• Gav
      Gav says:

      He’s not said anything concrete yet – just vague comments about relaxing entry requirements next month. Japanese officials have been making similar comments for most of this year. Don’t forget that he told everyone at the start of May when he was speaking in London that he would bring Japan’s entry requirements into line with the rest of the G7 in June. Obviously, it didn’t happen.

      I’m hoping this time it’s for real but won’t be getting excited until Kishida mentions dates and specifics, and even better an official announcement on the MOFA website.

    • Kishida
      Kishida says:

      It should read starting next month “OCT” and not after next month. Google translate could be a little off.

    • Meli
      Meli says:

      I translated the most exciting bit:
      “Along with abolishing the limit placed on the number of entrants to the country, the government is considering to accept individual travelers and proceed with accommodating visa exemptions for short term stays from next month onward.”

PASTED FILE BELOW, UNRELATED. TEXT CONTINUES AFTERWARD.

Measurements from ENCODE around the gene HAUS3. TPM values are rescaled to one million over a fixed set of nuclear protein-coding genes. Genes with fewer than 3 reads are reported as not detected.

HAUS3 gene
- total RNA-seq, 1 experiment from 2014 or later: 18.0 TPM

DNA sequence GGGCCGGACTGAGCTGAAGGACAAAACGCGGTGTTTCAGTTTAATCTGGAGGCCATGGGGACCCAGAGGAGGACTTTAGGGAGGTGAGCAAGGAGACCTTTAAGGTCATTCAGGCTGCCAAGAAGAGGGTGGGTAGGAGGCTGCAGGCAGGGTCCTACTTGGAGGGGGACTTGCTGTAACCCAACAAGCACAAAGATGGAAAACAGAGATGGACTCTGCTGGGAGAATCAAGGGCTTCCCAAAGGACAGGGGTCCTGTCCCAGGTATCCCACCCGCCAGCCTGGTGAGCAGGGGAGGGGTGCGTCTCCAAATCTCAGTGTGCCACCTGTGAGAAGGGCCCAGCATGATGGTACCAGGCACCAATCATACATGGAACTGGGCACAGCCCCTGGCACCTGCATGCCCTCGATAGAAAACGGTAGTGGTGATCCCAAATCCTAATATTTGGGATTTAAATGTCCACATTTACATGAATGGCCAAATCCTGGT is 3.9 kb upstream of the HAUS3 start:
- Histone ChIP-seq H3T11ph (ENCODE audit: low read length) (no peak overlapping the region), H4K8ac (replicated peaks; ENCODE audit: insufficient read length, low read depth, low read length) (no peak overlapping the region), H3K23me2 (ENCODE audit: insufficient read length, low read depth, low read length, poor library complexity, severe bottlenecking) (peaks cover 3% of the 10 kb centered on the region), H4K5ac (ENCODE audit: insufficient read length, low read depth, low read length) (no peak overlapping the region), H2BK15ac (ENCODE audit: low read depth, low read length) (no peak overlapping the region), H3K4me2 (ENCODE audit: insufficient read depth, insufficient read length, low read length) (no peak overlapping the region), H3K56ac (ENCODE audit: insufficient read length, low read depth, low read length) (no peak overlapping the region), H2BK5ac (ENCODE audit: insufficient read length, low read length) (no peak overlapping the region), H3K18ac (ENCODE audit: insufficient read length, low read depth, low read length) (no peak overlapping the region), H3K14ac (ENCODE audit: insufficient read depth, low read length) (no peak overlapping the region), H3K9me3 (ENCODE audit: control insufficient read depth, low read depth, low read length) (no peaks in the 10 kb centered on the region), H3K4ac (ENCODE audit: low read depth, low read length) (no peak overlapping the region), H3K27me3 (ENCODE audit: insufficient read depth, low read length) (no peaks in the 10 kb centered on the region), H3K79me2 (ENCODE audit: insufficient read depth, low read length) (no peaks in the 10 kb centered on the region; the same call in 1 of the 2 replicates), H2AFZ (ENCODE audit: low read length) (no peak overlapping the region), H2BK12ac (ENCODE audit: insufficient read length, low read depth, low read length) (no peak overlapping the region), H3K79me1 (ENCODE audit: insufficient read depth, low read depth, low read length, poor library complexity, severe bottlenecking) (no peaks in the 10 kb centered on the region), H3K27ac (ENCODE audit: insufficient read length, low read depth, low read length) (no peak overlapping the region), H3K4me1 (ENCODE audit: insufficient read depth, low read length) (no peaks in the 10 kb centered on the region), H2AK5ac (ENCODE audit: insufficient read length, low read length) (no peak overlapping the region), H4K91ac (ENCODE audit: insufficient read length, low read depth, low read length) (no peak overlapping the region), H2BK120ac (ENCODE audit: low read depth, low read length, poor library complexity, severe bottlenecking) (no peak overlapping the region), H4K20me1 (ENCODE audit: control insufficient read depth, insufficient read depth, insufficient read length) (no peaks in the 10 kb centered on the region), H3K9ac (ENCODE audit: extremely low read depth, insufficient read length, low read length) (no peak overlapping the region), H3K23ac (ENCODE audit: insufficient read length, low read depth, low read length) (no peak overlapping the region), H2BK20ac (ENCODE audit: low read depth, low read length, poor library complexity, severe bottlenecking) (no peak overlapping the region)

• Jason
      Jason says:

      Am I missing something? Was this the rumored speech at the NYSE, or is that yet to come? This doesn’t seem to be anything more than what we already knew from what Seiji Kihara. It does not seem any more definitive than any of the dozens of news articles on various sites reporting the same information over and over again. Yes, it looks like independent travel will happen in the future, visa waivers too, but still no firm date.

      I’ve been waiting for this as well, and I’m all set to book flights and accommodation for a 23 day trip literally as soon independent travel and visa waivers come into effect. I just don’t think I can let my hopes get up again without firm dates.

    • Isjapanopening
      Isjapanopening says:

      My bad guys. I misread 以降 as 以後. So this is saying from starting Oct. Yes, Jason has a point, but I asked around to native Japanese friends and they confirmed this would generally be read as reopening starting next month.